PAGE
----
Amsonia – The Perennial of the Year
Online postings in March

The under rated scented sweet box

Sarcococca,confusa,hookeriana,Schilling. Image © (all rights reserved)
Whenever I enthuse about Sarcoccoca, the sweet box, judy gets a glazed look in her eye which dissolves into a skeptical glint.

It’s true, they’re not the most flamboyant of evergreen shrubs, although the one I saw in flower at the RHS Garden at Wisley a couple of weeks back was very impressive. And the berries last for months, you’ll often find plants with flowers and fruits in their prime at the same time.

But it’s the scent that’s really special, wafting from what, in some species, are flowers hidden by foliage to transform the winter garden. Related to the more familiar box or boxwood, Buxus, with their rather unpleasant smelling flowers – well, you can’t trim a sarcococca into a spiral but it smells delightful.

Sarcococca confusa was the first species I came across, years ago. The fragrance from the hidden creamy flowers on a plant by the entrance to the old Kew Alpine House prompted me to beg a few cuttings. I still keep coming across their descendants in family and friends’ gardens. Here in Pennsylvania, it’s too cold: S. confusa is zone 6 plant.

So in the picture there’s S. hookeriana (also zone 6), brightly showing off its petal-less flowers, the color coming from the creamy stamens. Checking up, I see that this plant has been named ‘Schillingii’ (though that doesn’t look like a valid name, to me), having been collected in Nepal by Tony Schilling, who once ran Kew’s satellite garden at Wakehurst Place in Sussex.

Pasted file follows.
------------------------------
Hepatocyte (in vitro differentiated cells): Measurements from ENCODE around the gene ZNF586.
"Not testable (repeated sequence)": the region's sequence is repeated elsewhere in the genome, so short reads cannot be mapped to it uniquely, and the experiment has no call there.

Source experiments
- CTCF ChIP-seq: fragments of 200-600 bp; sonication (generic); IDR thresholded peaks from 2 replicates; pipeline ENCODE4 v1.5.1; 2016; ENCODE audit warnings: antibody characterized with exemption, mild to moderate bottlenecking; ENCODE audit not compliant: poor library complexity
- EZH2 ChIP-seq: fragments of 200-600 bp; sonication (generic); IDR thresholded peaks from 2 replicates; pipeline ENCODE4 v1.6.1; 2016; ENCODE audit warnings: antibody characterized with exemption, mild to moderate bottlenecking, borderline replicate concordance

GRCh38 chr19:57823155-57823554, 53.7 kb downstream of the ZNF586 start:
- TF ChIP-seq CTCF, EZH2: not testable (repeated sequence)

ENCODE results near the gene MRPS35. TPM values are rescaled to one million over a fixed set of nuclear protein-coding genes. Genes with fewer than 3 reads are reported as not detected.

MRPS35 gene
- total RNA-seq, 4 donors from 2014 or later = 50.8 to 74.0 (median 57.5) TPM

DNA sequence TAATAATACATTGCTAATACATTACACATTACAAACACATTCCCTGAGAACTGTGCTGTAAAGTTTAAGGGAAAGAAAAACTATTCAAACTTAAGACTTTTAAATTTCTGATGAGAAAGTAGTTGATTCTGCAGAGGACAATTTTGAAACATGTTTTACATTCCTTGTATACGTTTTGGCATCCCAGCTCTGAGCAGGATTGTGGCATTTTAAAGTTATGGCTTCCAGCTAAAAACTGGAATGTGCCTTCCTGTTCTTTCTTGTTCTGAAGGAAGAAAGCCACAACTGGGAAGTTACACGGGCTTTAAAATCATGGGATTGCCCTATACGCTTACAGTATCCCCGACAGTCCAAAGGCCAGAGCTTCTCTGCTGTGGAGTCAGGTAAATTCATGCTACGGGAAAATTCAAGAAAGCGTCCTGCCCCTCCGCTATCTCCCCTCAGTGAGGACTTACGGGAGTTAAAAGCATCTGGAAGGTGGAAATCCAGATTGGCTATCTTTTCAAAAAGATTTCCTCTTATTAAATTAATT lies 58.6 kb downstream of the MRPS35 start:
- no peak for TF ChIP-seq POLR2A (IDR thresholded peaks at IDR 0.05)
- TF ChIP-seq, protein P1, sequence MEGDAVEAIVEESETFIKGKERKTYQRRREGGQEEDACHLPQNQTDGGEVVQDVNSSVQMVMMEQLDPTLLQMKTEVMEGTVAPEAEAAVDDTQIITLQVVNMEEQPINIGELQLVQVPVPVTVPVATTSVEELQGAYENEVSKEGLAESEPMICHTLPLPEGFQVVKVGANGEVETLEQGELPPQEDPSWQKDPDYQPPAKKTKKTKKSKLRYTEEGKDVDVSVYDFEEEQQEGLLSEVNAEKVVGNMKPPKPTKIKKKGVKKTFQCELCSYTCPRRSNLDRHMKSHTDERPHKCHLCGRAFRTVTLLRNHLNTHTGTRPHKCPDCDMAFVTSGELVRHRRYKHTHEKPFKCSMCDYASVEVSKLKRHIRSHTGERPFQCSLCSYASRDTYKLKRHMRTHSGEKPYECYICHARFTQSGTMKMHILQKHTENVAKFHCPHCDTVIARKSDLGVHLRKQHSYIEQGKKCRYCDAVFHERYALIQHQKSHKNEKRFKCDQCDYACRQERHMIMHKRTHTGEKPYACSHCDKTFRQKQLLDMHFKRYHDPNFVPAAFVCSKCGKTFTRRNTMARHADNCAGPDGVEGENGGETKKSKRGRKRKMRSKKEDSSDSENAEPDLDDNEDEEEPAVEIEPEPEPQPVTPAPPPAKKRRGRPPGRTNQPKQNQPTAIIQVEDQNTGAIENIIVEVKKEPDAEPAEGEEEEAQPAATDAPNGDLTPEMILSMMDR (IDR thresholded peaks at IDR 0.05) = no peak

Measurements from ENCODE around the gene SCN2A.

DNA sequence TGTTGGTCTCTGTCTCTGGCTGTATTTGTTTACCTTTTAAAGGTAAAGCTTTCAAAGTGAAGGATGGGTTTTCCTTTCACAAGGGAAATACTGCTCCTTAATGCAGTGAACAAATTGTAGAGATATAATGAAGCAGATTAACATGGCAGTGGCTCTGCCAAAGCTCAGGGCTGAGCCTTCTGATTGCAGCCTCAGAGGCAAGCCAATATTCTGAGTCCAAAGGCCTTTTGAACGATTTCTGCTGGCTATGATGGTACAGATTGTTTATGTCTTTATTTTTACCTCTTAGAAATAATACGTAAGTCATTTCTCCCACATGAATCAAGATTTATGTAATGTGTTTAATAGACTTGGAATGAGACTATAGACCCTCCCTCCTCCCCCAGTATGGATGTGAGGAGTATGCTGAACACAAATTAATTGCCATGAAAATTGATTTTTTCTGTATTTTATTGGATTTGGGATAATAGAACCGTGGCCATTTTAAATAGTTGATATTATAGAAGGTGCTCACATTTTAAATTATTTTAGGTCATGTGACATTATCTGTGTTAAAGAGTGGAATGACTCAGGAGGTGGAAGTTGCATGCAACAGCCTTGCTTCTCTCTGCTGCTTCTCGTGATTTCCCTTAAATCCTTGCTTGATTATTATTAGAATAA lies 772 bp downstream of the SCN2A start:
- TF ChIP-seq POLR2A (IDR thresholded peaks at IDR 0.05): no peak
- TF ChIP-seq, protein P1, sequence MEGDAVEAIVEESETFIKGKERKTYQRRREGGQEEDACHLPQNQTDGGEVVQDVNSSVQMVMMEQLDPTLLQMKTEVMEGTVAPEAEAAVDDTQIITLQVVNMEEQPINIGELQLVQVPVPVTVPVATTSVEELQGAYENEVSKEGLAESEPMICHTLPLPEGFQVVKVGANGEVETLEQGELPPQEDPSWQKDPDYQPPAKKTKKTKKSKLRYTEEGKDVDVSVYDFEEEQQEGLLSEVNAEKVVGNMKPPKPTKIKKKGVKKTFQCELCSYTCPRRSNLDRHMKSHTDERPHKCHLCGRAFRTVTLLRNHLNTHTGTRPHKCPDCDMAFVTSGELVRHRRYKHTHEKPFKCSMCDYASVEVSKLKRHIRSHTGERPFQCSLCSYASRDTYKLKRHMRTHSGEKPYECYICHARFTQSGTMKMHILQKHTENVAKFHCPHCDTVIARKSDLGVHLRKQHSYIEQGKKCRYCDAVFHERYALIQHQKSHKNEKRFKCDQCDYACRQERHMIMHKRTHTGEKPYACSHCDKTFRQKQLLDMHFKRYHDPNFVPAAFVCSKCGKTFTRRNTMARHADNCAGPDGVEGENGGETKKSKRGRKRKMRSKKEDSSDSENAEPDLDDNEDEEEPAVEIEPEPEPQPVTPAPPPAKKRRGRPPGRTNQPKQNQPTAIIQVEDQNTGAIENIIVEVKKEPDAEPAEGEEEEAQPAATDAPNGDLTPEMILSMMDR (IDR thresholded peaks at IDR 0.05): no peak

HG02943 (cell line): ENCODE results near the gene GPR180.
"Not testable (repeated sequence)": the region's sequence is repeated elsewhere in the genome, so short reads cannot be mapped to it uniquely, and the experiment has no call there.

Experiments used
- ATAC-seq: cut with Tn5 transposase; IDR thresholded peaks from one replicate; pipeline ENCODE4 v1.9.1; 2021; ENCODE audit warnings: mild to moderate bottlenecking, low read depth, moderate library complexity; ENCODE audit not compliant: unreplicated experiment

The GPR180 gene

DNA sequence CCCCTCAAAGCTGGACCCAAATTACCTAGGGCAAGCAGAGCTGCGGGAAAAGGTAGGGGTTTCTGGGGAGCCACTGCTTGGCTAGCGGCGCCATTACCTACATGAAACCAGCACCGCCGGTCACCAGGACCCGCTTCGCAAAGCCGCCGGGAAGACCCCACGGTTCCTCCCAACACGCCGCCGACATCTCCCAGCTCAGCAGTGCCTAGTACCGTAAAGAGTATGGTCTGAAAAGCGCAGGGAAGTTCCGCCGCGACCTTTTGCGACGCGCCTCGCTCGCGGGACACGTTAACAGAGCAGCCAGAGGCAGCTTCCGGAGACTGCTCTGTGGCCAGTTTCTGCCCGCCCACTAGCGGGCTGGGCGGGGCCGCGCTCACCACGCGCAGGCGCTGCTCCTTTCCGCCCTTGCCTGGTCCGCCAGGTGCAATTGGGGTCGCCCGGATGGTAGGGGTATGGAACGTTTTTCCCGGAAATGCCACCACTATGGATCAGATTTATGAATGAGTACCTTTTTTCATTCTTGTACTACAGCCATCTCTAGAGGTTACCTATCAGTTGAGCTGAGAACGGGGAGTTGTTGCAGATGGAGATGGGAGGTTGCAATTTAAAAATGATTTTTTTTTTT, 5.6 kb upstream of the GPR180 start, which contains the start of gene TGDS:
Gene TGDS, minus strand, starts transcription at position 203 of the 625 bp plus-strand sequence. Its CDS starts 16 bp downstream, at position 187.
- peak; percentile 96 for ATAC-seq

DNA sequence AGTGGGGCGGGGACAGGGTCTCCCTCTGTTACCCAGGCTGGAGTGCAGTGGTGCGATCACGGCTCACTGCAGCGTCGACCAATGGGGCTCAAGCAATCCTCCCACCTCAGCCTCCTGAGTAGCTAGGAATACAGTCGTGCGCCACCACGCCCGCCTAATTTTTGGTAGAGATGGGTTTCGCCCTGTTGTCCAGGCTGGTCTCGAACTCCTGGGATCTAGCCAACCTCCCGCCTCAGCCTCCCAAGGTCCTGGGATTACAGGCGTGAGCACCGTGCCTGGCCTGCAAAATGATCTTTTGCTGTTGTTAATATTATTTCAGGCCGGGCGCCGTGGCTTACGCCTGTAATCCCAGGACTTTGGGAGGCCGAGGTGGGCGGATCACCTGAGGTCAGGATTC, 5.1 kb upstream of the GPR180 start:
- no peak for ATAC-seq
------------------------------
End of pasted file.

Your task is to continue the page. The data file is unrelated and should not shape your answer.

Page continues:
And on the right, the berries of S. confusa still looking good after this winter’s freezing weather - although the foliage seems less resilient to the unexpectedly icy blasts.

So if your climate is suitable, I’d suggest you try any species you can find. And don’t forget to pass them round – you’ll often find self sown seedlings, and you can also often detach small rooted pieces at the base.

In Britain PMA Plant Specialities list eleven types (I’d better get down there as soon as I get back) while in North America, Forest Farm list four types.


Feed You can follow this conversation by subscribing to the comment feed for this post.

Diane Whitehead

The berries surprised me. My sarcococca is 40 years old, with the tallest part about a metre high, and has never had a berry. It suckers gently, but of course has never had a seedling.

Victoria, British Columbia, Canada

Graham Rice

I'm surprised your sarcococca has never ever produced berries, maybe they're being eaten by birds while still immature. Or perhaps try some different species, D. rusciolia has red berries.


Yes I love the under rated Sarcococca! Out here on the west coast I seem to find the S. ruscifolia (fragrant sarcococca) more than other types. Nobody can guess that in February and March that it is this plant that is putting out its wonderful fragrance. Which more than makes up for the underwhelming blooms. Mine is in my shady side yard right near my garbage cans and does its job admirably and without any maintenance at all!

Graham Rice

Absolutely right, EasyBloom. Sarcococca hookeriana 'Schillingii', in flower in the picture, is not really typical. It has flowers which show themselves off far more impressively than S. confusa or S. rusciolia and make much more impact. With S. confusa and S. ruscifolia, as you say, it's more a case of: "Where is that wonderful scent coming from?" - as you're standing right alongside the plant!

The comments to this entry are closed.